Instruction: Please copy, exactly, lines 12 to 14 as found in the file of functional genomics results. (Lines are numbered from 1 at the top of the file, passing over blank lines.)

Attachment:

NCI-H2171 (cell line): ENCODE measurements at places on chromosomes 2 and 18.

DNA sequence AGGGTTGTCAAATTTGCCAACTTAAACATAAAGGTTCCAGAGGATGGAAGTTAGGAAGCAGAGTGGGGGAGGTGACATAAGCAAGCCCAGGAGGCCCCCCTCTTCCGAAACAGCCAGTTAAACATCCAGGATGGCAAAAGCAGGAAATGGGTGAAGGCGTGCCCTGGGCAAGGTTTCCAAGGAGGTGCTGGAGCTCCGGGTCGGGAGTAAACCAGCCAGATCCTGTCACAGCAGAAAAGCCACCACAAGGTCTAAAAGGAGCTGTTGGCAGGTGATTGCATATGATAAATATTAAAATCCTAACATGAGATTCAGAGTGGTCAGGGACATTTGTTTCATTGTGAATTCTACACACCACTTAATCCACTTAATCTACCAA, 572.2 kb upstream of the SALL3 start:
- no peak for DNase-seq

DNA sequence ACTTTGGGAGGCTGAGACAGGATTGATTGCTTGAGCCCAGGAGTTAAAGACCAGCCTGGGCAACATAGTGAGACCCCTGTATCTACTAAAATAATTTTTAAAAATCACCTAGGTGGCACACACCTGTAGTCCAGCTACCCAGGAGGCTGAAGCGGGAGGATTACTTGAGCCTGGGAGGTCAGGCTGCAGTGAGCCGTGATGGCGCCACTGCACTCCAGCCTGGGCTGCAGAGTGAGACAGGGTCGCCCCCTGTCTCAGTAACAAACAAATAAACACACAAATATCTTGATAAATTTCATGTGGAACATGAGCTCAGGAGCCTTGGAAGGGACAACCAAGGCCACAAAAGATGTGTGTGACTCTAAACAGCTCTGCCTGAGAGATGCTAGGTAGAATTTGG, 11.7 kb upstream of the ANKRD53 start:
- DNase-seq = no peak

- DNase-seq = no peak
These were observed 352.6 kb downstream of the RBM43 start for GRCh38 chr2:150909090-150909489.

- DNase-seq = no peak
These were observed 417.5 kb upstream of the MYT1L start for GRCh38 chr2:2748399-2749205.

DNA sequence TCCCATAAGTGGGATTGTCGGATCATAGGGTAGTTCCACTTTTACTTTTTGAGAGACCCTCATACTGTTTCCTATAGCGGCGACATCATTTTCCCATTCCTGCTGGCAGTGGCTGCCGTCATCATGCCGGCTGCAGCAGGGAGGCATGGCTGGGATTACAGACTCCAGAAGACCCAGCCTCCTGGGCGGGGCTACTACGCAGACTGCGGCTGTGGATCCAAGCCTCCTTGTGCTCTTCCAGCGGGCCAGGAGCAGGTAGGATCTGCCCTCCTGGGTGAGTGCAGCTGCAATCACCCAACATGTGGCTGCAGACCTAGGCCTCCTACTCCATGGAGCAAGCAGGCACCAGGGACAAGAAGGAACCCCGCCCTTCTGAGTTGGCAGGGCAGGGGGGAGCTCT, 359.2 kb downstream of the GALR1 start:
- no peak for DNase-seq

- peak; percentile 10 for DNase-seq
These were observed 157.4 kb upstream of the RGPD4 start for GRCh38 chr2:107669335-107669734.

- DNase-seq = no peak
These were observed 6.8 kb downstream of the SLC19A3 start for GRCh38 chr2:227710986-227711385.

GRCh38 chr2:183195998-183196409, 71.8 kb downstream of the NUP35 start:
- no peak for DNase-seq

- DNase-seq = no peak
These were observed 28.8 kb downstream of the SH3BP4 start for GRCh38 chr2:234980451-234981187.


- peak; percentile 10 for DNase-seq
These were observed 157.4 kb upstream of the RGPD4 start for GRCh38 chr2:107669335-107669734.

- DNase-seq = no peak